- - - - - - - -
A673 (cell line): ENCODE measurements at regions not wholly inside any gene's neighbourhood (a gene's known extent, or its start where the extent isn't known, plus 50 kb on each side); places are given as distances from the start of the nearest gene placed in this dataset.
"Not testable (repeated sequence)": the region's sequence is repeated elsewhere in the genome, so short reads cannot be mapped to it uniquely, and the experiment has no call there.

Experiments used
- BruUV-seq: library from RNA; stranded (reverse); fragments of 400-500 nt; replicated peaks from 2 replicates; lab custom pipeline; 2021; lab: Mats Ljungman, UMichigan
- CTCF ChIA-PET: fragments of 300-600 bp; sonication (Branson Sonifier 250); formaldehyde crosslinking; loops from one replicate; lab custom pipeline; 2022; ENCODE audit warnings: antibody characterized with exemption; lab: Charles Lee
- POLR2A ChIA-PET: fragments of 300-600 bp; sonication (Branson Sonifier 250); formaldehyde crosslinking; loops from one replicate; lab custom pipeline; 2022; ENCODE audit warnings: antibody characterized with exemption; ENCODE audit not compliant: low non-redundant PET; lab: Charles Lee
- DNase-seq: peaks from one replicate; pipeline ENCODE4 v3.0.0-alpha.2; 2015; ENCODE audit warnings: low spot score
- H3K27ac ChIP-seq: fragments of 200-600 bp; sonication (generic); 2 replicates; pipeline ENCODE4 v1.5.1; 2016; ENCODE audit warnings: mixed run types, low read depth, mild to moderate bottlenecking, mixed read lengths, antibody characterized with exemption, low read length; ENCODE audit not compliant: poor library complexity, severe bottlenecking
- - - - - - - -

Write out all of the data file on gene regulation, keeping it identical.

A673 (cell line): ENCODE measurements at regions not wholly inside any gene's neighbourhood (a gene's known extent, or its start where the extent isn't known, plus 50 kb on each side); places are given as distances from the start of the nearest gene placed in this dataset.
"Not testable (repeated sequence)": the region's sequence is repeated elsewhere in the genome, so short reads cannot be mapped to it uniquely, and the experiment has no call there.

Experiments used
- BruUV-seq: library from RNA; stranded (reverse); fragments of 400-500 nt; replicated peaks from 2 replicates; lab custom pipeline; 2021; lab: Mats Ljungman, UMichigan
- CTCF ChIA-PET: fragments of 300-600 bp; sonication (Branson Sonifier 250); formaldehyde crosslinking; loops from one replicate; lab custom pipeline; 2022; ENCODE audit warnings: antibody characterized with exemption; lab: Charles Lee
- POLR2A ChIA-PET: fragments of 300-600 bp; sonication (Branson Sonifier 250); formaldehyde crosslinking; loops from one replicate; lab custom pipeline; 2022; ENCODE audit warnings: antibody characterized with exemption; ENCODE audit not compliant: low non-redundant PET; lab: Charles Lee
- DNase-seq: peaks from one replicate; pipeline ENCODE4 v3.0.0-alpha.2; 2015; ENCODE audit warnings: low spot score
- H3K27ac ChIP-seq: fragments of 200-600 bp; sonication (generic); 2 replicates; pipeline ENCODE4 v1.5.1; 2016; ENCODE audit warnings: mixed run types, low read depth, mild to moderate bottlenecking, mixed read lengths, antibody characterized with exemption, low read length; ENCODE audit not compliant: poor library complexity, severe bottlenecking